• Express little and often to relieve some pressure (which also makes it easier for your baby to latch on), and feed little and often to empty your breasts.

  • Place a warm washcloth on a sore breast.

  • Begin each feeding from the sore side; your baby's sucking is strongest at the start.

NOTE

For many, breast-feeding is an extension of pregnancy and birth. The benefits you give your baby are beyond measure

Getting started Establishing breast-feeding

Each mother has a different experience when starting to breast-feed. Both you and your baby will be learning and practicing together, which can seem quite strange for something that is supposed to be so natural. Some babies will simply attach themselves onto the nipple (“latch on”) right away, while others will take longer and may need help from a lactation consultant. Sometimes, the type of labor and birth that you experienced can affect how quickly you establish breast-feeding.

Q: How should I start the first feeding?
A: Many babies begin to breast-feed if left “skin-to-skin,” lying directly on or near your breasts, for about 45 minutes. Your baby can smell your milk and will naturally start to make mouthing movements and turn her head to your nipple. At first, your baby will need only a small amount of food because she has a reserve of water and fat in her body to provide nourishment until milk is available. She will, however, have a strong urge to nurse.
Q: How should I position myself for feeding?
A: For subsequent feedings, it is worth taking the time to check that you are in a comfortable position. It might help if someone holds your baby while you make yourself comfortable—perhaps with cushions behind your back, or a cushion to support your baby.
Q: How should I position my baby?
A: The key to successful breast-feeding is ensuring that your baby is in the right position and has a good “latch.” Move your baby so that her nose is opposite your nipple and “tummy to mommy” (your baby's tummy is lying across your tummy) in a straight line and held close to you (see Comfortable feeding positions). Wait until she opens her mouth really wide (this ensures her tongue is in the right position) and then move her mouth onto the breast.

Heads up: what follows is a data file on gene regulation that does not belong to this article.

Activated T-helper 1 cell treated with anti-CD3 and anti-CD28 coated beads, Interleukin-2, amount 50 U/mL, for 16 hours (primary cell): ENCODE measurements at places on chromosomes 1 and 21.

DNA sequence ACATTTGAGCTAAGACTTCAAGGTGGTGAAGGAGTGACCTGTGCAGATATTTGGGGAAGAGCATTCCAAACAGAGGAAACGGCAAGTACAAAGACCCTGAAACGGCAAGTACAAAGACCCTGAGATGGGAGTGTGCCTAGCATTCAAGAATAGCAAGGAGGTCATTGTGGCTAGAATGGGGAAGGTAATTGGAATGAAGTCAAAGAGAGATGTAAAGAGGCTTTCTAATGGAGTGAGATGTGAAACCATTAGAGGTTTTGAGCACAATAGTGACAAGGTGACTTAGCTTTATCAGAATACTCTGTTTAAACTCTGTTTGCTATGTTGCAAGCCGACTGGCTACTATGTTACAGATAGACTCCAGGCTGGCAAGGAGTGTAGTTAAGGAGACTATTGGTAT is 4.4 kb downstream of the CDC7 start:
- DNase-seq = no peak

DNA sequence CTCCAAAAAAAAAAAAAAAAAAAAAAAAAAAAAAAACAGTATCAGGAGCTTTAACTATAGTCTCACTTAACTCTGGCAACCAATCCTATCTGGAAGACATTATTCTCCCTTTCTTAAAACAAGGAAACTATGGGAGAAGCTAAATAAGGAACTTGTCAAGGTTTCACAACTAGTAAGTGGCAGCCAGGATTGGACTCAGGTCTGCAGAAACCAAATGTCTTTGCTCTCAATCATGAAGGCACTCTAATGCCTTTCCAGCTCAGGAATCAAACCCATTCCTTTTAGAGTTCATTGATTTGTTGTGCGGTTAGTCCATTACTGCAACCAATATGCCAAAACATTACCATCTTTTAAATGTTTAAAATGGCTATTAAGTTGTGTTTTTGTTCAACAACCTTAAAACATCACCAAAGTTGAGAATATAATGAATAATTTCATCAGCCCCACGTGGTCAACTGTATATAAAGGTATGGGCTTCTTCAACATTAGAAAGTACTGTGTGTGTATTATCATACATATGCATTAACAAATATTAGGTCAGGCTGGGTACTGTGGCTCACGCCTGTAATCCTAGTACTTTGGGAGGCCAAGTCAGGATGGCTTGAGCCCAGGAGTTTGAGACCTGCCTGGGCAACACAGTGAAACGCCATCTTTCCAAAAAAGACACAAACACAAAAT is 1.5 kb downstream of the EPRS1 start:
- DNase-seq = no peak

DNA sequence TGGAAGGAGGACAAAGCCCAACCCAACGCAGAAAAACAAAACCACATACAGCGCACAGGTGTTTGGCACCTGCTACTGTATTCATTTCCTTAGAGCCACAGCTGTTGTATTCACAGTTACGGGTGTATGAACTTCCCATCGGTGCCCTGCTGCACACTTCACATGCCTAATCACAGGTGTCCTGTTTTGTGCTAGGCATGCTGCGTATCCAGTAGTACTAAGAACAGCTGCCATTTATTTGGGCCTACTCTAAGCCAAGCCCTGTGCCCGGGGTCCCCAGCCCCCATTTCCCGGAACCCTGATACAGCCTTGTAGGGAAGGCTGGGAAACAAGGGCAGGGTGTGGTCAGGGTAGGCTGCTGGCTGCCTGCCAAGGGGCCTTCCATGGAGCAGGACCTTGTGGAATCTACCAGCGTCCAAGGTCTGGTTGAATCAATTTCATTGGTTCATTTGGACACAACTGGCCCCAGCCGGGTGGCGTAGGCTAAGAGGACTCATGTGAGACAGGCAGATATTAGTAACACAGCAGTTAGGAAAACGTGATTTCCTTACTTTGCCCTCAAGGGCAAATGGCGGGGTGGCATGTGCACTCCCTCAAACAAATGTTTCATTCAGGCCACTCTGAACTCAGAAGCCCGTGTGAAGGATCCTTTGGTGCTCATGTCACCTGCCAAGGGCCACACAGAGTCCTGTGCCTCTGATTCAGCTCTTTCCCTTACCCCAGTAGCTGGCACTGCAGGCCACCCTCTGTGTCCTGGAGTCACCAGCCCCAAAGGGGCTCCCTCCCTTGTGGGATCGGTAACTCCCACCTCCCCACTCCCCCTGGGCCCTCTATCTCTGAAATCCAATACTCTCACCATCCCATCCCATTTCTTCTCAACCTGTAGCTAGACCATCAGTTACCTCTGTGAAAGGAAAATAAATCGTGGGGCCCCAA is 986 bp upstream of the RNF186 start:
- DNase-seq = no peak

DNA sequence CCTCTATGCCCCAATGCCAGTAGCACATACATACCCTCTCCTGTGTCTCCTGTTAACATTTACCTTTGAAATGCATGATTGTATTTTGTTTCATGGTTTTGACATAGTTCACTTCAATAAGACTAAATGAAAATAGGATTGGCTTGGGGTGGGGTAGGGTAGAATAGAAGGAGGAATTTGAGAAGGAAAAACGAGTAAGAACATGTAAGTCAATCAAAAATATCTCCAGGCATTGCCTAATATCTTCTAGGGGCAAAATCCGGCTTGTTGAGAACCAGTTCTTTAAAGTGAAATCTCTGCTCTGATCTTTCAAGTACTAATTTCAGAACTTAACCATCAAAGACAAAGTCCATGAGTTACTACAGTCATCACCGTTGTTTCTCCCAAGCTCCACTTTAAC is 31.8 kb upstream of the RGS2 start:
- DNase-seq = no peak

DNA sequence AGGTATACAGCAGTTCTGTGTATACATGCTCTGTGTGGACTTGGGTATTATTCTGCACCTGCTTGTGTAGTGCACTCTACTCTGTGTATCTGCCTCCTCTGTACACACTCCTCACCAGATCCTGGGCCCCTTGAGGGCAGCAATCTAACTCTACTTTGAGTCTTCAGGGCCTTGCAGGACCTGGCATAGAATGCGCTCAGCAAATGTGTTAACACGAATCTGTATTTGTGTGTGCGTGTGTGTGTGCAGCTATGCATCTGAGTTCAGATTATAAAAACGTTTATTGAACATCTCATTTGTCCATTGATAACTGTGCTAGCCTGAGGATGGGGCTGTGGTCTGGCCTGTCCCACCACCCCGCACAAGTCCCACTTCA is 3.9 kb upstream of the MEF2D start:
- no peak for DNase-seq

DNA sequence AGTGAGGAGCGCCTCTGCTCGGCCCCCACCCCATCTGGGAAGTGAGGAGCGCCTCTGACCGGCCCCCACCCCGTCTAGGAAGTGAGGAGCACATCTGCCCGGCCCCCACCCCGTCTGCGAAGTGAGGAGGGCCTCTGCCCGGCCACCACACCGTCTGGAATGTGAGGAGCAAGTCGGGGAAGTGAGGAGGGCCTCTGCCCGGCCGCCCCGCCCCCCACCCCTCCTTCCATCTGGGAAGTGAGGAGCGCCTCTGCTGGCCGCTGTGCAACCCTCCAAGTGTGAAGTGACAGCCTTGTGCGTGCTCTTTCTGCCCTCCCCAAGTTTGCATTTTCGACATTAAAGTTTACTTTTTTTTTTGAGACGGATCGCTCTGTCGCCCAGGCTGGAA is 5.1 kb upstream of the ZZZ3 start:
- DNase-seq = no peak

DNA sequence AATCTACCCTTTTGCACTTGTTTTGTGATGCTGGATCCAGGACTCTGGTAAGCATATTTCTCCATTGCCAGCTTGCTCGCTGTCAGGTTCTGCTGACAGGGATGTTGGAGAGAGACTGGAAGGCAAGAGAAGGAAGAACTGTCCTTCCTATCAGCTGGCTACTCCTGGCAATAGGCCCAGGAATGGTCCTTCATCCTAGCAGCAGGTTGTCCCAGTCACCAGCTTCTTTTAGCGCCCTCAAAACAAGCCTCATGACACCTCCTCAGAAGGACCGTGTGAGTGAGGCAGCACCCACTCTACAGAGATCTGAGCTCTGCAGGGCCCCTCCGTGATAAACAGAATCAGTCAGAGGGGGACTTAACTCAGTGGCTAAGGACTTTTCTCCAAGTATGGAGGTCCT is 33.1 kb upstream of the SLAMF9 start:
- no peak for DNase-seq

Q: How do I know if my baby has latched on properly?
A: It is important to make sure that the entire nipple and areola are in your baby's mouth. This enables your baby to get a good sucking action and prevents your nipples from getting sore or cracked. The baby's bottom lip should be curled back, and sucking will be long and deep (rather than little chomping movements). You may also notice that her ears move as she sucks. When your baby has latched on correctly, you shouldn't feel any pain (or, possibly, only a slight pain when she first starts to suck). If it still hurts after she has begun sucking, she is not latched on correctly and you should ease her off the breast and start again after adjusting her position.
Q: How do I take my baby off the breast?
A: Do this by sliding your finger gently inside your baby's mouth—this will break the seal it forms around your breast.
Latching on
  1. Putting your baby on the breast:

    Hold your baby so that her head and body face you and she is level with your breast, with the nipple pointing to her nose.

  2. Latching on:

    Make sure your baby has the entire nipple and most of the areola in her mouth and that her bottom lip is curled back.

  3. Removing her from the breast:

    Gently slide your little finger into the corner of your baby's mouth to break the seal and remove her without pulling your nipple.